CRI 83 (look at R9)

CRI 83 (look at R9)

The above image shows the index values of R1-R15. The CRI is 83, but look at the R9 value. Not very good.

So basically, the LED itself can have the CRI of 97 and you still have no idea how does it render red or green for example.

Vivid via Spectrum tuning

Vivid LEDs are made using spectrum tuning. In short, this means that the phosphorus of the LED has been modified. How it is modified, depends on the LED and the intended application. Note that spectrum tuning can be made also by using RGB-LEDs.

For example, Vivid White LED’s spectrum has been tuned so that it represents white and bright colors as well as possible. The colors are more saturated than under typical normal LED light.

Test report on Vivid White aLED Module

Test report on Vivid White aLED Module. Click the image to open it in new tab for better view.

These LEDs work very well for example, in clothing stores, where you have a lot of different colors that need to look good.

Here are two good principals when choosing LED:

  1. Think about your application, what colors do you want to highlight?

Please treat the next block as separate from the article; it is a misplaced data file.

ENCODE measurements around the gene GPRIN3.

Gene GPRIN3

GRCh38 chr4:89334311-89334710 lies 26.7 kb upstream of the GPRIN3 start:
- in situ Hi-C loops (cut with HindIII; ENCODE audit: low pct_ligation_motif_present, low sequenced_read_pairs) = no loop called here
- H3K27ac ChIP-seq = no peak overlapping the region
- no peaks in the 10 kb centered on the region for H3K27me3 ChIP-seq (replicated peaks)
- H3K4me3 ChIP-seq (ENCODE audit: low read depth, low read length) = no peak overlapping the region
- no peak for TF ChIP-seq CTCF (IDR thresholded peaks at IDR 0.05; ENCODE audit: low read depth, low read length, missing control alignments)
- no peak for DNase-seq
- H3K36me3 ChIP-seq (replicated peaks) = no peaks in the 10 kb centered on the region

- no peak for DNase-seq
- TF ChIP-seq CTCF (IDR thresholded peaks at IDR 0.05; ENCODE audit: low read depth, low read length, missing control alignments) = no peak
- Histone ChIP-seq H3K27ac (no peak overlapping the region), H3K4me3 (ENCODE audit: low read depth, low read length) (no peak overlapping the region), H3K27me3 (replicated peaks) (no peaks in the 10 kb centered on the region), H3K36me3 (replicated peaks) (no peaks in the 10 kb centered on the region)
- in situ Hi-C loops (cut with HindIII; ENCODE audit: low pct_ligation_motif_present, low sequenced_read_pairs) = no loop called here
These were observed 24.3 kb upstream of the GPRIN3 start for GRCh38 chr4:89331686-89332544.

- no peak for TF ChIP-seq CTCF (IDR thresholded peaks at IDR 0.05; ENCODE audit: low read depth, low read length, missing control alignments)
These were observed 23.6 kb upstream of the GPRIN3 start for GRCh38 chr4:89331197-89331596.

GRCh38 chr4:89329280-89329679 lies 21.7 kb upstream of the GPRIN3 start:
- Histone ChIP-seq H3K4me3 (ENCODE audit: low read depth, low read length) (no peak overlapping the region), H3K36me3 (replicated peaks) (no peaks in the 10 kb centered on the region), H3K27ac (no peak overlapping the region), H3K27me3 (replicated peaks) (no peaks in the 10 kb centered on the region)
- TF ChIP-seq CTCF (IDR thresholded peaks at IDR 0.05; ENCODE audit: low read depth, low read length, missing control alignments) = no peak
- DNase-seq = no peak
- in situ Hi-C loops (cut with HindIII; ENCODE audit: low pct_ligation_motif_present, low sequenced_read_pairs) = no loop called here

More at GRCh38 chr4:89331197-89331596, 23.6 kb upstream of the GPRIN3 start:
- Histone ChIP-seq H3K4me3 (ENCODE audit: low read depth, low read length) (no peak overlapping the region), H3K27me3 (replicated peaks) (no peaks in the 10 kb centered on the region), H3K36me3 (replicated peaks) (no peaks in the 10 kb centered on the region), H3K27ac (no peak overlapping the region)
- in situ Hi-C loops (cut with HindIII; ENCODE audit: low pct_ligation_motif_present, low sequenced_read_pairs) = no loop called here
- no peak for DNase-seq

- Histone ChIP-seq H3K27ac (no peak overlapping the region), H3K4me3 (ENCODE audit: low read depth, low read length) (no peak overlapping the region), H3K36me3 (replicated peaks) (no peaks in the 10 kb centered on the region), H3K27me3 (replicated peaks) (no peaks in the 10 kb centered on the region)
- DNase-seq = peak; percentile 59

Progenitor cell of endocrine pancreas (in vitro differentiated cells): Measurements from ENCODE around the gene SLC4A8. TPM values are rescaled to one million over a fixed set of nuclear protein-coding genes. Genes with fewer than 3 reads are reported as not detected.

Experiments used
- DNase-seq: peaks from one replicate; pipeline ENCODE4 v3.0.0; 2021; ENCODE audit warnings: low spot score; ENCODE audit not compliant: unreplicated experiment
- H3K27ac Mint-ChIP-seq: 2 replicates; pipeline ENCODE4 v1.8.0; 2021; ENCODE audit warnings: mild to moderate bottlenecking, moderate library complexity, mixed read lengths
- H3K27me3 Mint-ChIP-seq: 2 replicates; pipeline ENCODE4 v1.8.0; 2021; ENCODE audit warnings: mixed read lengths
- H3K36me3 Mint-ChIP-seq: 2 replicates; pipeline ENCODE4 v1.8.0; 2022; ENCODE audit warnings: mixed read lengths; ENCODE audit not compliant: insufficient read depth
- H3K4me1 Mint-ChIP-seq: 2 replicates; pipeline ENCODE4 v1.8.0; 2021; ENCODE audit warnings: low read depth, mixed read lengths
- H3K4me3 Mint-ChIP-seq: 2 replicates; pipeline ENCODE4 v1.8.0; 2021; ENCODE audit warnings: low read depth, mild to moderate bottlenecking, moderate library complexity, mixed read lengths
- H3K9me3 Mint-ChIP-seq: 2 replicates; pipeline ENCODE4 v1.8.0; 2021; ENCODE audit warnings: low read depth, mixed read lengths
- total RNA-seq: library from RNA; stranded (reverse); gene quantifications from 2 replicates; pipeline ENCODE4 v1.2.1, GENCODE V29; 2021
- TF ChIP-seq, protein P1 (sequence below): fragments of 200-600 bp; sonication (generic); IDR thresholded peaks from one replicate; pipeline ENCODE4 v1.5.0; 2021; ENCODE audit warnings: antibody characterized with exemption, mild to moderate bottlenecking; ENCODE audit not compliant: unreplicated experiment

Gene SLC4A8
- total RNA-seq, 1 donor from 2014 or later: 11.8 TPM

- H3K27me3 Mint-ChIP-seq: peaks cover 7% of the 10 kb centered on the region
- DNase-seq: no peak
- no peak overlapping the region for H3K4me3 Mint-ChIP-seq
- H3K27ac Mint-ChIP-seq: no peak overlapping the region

2. Don’t stare at the CRI (unless you get a full report), it might not tell everything

Conclusion

Traditional way of thinking color rendering solely through the CRI should be updated. More importantly, you should know what you want to highlight and ask for a LED suited for your application.

Download More Information About Vivid

 

What is OLED in Lighting?

OLED means Organic Light Emitting Diode.  It works in similar way than (semiconductor) LED. Both need positive and negative charge carriers to generate electrical current and finally generate light.

It is a surface light source based on organic material layers. LED, on the other hand, is a point light source that is based on semiconductor materials. But the operation is based on the same principle.

OLED as Surface Light

OLED as Surface Light

The large-area LED modules, that are covered by opal diffuser, are basically similar light sources as OLED panels. Without this diffuser, these LED modules also are point light sources because of small SMD LED diodes they have on their surface.

OLED panels are surface light sources by nature. They give uniform light.